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How to Calculate Earnings Per Share

written by: Tim Plaehn•edited by: Jason C. Chavis•updated: 6/28/2011

A company's earnings per share is net profit earned in relation to each share of the company's stock. Investors should understand how to calculate earnings per share and have an idea of the investment meaning of those earnings per share.

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    Measuring Corporate Profits

    Shareholders of a company are all partial owners of that company and the profits or earnings in effect belong to the shareholders. Shareholders and investors show know how to calculate earnings per share to determine what portion of a company's profits has accrued to each shareholder.

    Shareholders do not actually receive the earnings per share. The corporation's Board of Directors decides how much of the earnings to pay out as dividends and the rest is reinvested into the business, to fund the growth of the company.

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    Calculating Earnings per Share

    The earnings per share calculation is the company's net earnings for the period divided by the average number of shares outstanding during the period. Corporate earnings are released quarterly and totaled for the fiscal year. The net earnings are the total revenues for the period minus all of the expenses incurred during the reporting period. A corporation will report the number of shares outstanding in the earnings report. The numbers required to calculate the earnings per share will be found in the income statement portion of a company's earnings report.

    For example, here are the major numbers for the 2nd quarter of 2010 earnings report from IBM. The company's total revenues for the quarter were $23.724 billion. Total expenses were $20.338 billion, leaving a reported net income of $3.386 billion. The income statement also shows the total number of shares outstanding as 1.2786 billion shares. Dividing the net income by the number of shares results in a net income per share of $2.65.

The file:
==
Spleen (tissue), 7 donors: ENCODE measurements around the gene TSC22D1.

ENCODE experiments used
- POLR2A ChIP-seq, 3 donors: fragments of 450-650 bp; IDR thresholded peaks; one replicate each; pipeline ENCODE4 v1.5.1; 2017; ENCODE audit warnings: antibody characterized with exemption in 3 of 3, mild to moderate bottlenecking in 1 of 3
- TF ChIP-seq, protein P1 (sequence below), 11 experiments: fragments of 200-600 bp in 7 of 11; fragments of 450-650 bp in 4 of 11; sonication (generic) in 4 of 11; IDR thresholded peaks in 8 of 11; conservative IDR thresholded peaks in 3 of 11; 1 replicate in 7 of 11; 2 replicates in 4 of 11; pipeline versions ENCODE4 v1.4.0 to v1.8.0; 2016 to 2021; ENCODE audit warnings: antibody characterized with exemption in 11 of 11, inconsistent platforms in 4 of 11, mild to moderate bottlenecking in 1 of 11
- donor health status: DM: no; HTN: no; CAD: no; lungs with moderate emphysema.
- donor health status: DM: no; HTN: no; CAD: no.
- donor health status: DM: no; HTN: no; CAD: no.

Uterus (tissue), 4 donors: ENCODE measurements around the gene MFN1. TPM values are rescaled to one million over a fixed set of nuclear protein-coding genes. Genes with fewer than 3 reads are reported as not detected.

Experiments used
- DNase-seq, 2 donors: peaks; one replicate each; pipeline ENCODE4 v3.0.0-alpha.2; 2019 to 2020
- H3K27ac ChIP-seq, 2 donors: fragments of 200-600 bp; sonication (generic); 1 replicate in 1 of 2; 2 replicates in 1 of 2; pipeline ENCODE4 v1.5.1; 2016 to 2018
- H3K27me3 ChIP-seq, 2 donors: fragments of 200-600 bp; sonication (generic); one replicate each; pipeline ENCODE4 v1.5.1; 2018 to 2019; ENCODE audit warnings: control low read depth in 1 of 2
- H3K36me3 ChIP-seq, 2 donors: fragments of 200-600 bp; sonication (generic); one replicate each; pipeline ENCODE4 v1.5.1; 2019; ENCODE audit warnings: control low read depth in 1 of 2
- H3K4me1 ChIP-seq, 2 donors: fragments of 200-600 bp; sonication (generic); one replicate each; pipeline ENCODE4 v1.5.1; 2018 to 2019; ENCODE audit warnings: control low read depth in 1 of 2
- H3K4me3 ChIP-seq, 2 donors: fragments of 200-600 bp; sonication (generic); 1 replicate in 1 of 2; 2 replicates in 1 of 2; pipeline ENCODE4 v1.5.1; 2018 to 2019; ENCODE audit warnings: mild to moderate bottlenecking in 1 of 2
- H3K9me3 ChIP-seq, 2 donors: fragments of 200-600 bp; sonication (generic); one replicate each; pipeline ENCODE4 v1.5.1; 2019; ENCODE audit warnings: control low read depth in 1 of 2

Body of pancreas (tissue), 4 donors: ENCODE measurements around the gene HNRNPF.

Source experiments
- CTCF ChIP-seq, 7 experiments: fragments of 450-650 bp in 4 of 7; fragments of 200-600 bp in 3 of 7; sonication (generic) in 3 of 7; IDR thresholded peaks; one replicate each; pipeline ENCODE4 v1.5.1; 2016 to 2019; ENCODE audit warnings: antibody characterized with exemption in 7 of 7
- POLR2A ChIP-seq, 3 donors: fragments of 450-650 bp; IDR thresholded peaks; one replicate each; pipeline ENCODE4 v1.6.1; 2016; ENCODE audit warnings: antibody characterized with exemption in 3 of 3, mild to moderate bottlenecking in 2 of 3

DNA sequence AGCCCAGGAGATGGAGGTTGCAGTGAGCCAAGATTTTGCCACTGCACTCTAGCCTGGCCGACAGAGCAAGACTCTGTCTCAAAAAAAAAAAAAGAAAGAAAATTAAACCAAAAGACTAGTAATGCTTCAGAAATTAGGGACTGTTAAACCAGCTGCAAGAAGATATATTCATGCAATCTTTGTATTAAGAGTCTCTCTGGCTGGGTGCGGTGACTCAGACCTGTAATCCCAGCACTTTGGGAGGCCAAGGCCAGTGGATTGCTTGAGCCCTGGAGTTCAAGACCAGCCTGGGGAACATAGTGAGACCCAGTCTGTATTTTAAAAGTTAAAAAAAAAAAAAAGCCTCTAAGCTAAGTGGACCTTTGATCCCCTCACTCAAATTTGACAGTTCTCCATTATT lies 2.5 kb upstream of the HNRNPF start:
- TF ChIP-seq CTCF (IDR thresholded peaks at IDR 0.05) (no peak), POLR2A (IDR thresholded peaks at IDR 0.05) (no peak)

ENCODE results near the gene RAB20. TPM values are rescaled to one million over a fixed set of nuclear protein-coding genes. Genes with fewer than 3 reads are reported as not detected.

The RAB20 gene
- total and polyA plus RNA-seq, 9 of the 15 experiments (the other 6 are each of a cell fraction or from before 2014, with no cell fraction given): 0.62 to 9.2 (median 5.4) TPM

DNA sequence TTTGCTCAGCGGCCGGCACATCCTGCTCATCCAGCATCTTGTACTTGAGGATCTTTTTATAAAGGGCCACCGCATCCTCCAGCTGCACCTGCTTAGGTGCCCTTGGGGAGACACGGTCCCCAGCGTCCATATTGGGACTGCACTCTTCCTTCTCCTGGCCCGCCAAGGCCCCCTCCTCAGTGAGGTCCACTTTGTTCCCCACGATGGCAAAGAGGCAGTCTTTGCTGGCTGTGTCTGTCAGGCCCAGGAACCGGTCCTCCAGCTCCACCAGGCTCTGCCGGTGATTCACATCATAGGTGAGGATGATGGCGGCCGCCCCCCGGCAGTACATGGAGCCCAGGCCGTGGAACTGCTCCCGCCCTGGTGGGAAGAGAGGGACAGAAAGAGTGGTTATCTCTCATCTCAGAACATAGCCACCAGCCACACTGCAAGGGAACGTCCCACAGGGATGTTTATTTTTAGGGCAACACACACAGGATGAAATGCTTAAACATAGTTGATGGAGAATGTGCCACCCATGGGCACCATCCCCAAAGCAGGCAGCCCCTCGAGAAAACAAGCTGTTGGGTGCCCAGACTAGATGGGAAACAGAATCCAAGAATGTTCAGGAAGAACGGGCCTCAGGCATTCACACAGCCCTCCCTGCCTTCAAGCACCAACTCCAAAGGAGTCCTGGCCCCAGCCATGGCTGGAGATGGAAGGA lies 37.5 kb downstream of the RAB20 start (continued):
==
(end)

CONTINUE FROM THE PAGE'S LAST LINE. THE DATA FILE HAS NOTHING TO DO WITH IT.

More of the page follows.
Companies will also report a diluted earnings per share. This calculation adds the possible shares from convertible securities and warrants. In the case of IBM these securities add 18.1 million shares to the total and IBM reported an earnings per share assuming dilution of $2.61.

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    Evaluating Earnings Per Share

    The goal of almost every company and the investors who own the shares is to have the earnings per share grow over time. If the earnings grow, the share value should increase also. There are three ways a corporation can increase its earnings per share:

    1. Grow the Revenues--Sounds Like a Good Idea.
    2. Reduce Expenses--Good if it does not hurt revenues or customer service.
    3. Reduce the number of Shares--This is why companies have share buy-back programs.

    The estimating of future earnings for individual stocks is big business on Wall Street. The Wall Street analysts will issue estimates for the earnings per share in future quarters for the different stocks. When the actual quarterly earnings are released, the share price can be affected based on whether the company beat or missed the consensus earnings estimate. Investors can make their own evaluations of the future path of a company's earnings and use the Wall Street estimates to help decide if a company is a good investment or should be avoided.

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    References

    Investopedia: Earnings Per Share: http://www.investopedia.com/terms/e/eps.asp

    IBM Second Quarter Earnings Announcement: http://www.ibm.com/investor/2q10/press.phtml